The temperature had climbed to the mid- to upper-90s by the time that Larry and I arrived at Cedarville. Jonathan greeted us as we were parking the car, and he invited us to park in the shaded crushpad area in front of the winery – great to keep the car out of the hot sun that afternoon! Visiting Jonathan was the driving force behind this summertime wine touring day in the Sierra Foothills, and I was also picking up some of his new 2020 “Susan Marie” Rosé, which Jonathan made in memory of Susan and released on the first anniversary of her passing. Jonathan donated proceeds from the sale of this wine to the Pancreatic Cancer Action Network "Early Detection and Treatment Initiative." A whole-cluster pressed 70% Syrah / 30% Grenache blend from estate vineyard fruit, this wine is remarkably Cedarville’s first-ever commercial rosé! A limited quantity was produced and it sold out almost immediately to mailing list customers, so Larry and I didn’t have a chance to taste it at the winery, but Jonathan told us that he plans to continue making it each vintage. I did open a bottle about a week after our visit to the winery and really enjoyed it – light salmon color, floral red fruit with a savory touch, lively and fresh, with more complexity than you find in most rosé wines.

Jonathan asked Larry and me what we’d like to taste, and he opened a few wines for us. Our choices were not necessarily in the usual suggested order for tasting, but that was our doing for being a bit random with deciding what we wanted to try. We started out with the 2019 Estate Viognier, Cedarville’s only white wine. Stone fruit aromas with touches of citrus and tropical fruit, hints of spice, and a bit richer mouthfeel than I recall from the 2018 vintage but still lively on the palate and finish.

We shifted to one of the winery’s bigger reds next, the 2017 Estate Cabernet Sauvignon. Dark berry fruit, herbs, and notes of mocha and spice, this was bold yet balanced, finishing with fine tannins – drinkable now but should age nicely. I’d say this is one of Cedarville’s best Cabernets yet. I was interested in trying the 2018 Estate Zinfandel, so that was our next wine. The Zin is blended with a small amount of Petite Sirah in some years, but this one is 100% varietal. Ripe berry and spice aromas plus a slight floral note, with medium weight and a long finish. I see that the notes I took while tasting this are nearly identical with what I wrote about the previous vintage – the Cedarville Zinfandel is consistently tasty!

Our final wine at the tasting room with Jonathan was the 2017 Estate “Turnabout’s Fair Play,” a blend of 45% Grenache, 30% Syrah, and 25% Cabernet Sauvignon, and inspired by the wines of Priorat in Catalonia. This featured dark fruit, dried herbs, smoky oak, and mocha, with great texture and plenty of structure but surprisingly fine tannins on the finish. An impressive wine, and one that deserves some time in the cellar to develop further.

One more Cedarville wine we tasted was the 2019 Estate Grenache, which Jonathan brought to dinner after our visit to the winery. This was a sneak peek at a wine that won’t be released until this fall. As is usually the case with this wine, the 2019 vintage includes 15% Syrah, most of which was co-fermented with the Grenache. Although I wasn’t taking notes during dinner, the wine struck me as being very much in keeping with past vintages, though still a bit young and primary, needing more time to show its best.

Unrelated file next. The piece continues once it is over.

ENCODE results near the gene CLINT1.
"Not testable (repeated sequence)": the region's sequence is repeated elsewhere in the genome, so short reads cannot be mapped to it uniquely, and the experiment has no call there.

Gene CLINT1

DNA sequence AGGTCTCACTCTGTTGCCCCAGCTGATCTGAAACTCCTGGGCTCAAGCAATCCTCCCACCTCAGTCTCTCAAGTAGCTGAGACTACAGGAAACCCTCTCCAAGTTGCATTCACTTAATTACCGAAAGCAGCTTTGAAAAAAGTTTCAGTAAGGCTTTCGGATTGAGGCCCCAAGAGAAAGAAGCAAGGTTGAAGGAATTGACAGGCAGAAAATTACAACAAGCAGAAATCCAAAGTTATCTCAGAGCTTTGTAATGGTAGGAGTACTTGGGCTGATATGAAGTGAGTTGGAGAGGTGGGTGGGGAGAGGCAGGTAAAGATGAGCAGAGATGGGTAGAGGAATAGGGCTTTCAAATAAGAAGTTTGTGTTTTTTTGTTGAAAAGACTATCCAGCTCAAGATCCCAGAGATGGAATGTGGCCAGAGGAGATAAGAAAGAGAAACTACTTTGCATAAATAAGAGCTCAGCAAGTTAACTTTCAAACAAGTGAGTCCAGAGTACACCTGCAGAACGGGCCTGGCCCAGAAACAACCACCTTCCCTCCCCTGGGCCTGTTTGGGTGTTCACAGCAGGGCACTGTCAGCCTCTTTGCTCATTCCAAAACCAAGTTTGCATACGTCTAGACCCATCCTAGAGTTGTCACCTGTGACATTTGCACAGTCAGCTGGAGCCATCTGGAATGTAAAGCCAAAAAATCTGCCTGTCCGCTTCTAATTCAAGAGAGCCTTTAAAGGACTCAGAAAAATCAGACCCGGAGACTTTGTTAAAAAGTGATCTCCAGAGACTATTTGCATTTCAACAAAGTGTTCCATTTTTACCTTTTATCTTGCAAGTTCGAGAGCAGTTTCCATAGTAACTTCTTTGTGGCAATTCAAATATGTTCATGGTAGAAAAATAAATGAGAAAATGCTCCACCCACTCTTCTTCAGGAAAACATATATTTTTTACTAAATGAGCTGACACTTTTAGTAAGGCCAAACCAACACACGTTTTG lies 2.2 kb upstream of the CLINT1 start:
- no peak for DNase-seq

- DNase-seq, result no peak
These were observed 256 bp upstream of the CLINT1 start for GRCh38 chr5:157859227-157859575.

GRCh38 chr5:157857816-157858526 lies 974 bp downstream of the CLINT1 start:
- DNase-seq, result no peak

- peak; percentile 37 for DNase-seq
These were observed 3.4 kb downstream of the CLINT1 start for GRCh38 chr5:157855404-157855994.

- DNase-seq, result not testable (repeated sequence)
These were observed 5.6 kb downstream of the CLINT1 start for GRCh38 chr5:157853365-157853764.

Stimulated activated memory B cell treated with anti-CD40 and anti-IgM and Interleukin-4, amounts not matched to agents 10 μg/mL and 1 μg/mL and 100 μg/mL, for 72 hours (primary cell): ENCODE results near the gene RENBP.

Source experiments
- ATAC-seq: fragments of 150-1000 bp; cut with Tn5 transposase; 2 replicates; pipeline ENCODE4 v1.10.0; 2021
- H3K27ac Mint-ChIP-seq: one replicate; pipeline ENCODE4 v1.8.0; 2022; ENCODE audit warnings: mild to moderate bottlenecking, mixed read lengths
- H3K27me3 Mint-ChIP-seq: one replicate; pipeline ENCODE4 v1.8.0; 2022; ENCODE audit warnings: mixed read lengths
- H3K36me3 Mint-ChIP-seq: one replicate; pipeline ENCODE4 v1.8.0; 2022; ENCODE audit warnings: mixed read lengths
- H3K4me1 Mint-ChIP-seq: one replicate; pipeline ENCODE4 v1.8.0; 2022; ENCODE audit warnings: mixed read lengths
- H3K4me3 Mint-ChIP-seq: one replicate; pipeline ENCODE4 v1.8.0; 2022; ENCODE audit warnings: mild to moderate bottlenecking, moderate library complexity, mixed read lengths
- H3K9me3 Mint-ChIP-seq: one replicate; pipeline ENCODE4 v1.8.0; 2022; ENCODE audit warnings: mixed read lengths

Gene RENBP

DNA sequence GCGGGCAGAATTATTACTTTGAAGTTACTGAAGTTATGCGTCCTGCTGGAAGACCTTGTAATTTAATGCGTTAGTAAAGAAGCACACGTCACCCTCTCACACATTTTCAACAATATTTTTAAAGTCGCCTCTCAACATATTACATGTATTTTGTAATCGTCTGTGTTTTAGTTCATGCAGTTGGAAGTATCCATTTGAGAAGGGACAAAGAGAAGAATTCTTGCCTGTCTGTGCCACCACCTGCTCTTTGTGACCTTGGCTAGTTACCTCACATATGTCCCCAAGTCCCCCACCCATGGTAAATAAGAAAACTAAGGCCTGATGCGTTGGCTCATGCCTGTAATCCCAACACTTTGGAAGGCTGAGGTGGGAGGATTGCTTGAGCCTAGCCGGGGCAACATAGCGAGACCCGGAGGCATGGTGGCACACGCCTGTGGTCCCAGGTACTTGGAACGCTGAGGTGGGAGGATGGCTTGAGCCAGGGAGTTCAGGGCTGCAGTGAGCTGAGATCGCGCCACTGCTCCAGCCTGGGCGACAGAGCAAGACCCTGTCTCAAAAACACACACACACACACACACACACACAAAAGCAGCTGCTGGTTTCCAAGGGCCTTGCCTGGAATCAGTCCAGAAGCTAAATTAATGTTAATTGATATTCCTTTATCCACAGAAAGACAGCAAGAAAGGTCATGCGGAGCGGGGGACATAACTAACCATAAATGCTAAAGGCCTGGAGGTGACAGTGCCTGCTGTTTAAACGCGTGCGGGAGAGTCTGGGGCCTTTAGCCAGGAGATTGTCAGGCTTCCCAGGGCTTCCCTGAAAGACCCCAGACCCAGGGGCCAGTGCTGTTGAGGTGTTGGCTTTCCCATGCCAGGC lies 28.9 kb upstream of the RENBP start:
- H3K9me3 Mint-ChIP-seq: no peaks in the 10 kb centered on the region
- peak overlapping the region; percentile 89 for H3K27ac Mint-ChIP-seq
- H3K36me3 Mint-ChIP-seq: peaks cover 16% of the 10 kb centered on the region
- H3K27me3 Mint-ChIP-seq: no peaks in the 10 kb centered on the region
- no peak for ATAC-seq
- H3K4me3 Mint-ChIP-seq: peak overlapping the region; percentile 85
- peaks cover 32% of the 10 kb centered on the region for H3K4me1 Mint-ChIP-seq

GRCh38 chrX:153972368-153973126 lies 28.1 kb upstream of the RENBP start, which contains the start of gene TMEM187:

I’m always impressed by the Cedarville wines, and the ones we tasted during our visit to the winery and afterwards were no exception. The 2019 Viognier, 2020 “Susan Marie” Rosé, 2017 Cabernet Sauvignon, and 2017 “Turnabout’s Fair Play” were all favorites – the Cabernet and “Turnabout’s Fair Play” were particular standouts – while the 2018 Zinfandel was not far behind and the 2019 Grenache just needs a bit more time. Few other wineries in the Sierra Foothills have been consistently producing wines of this quality over the years. Susan is greatly missed by all, but it’s still a pleasure to visit with Jonathan at Cedarville.

Larry and I had discussed having dinner with Jonathan before we headed back to the Bay Area, and a favorite dining destination is Allez! in the town of Diamond Springs, just south of Placerville. Jonathan had suggested getting there in the late afternoon since it’s a very small place and they don’t take reservations, and we were fortunate enough to be seated as soon as we arrived. I’ve been there a number of times, and on this occasion all three of us ordered the cassoulet – they do an excellent job with this dish as with everything else I’ve gotten there over the years. We’d all brought wines to share at dinner, and it was a very enjoyable meal. Allez! gets my highest recommendation for dining in El Dorado wine country. After dinner, Larry and I had a smooth and easy drive back to the Bay Area.

Terre Rouge & Easton and Cedarville continue to be among the top wineries in Amador and El Dorado counties, and their wines tend to be great values in comparison to those of similar quality from better-known California wine regions. While the wines from each label are excellent, they do display different styles – the Cedarville wines tend to be a bit bolder but always balanced, while the Terre Rouge & Easton wines are usually more reserved than most from the Sierra Foothills. Wines from both typically benefit from time in the cellar. And while the Story wines made from Amador fruit weren’t really in my wheelhouse, the winery’s recent Georgian connection is quite intriguing and entirely unique to this area. As always, thanks to everyone that we visited for being so generous with their time and their wine!

[Additional Reviews & Journals from Ken Zinns]  

Home | Wine Reviews | Wine Journals | Updates

Copyright © 1993 - 2021, Ken Zinns - All rights reserved
No original material may be reproduced without written consent
Mail & Comments
- Grape-Nutz
Updated 7.27.21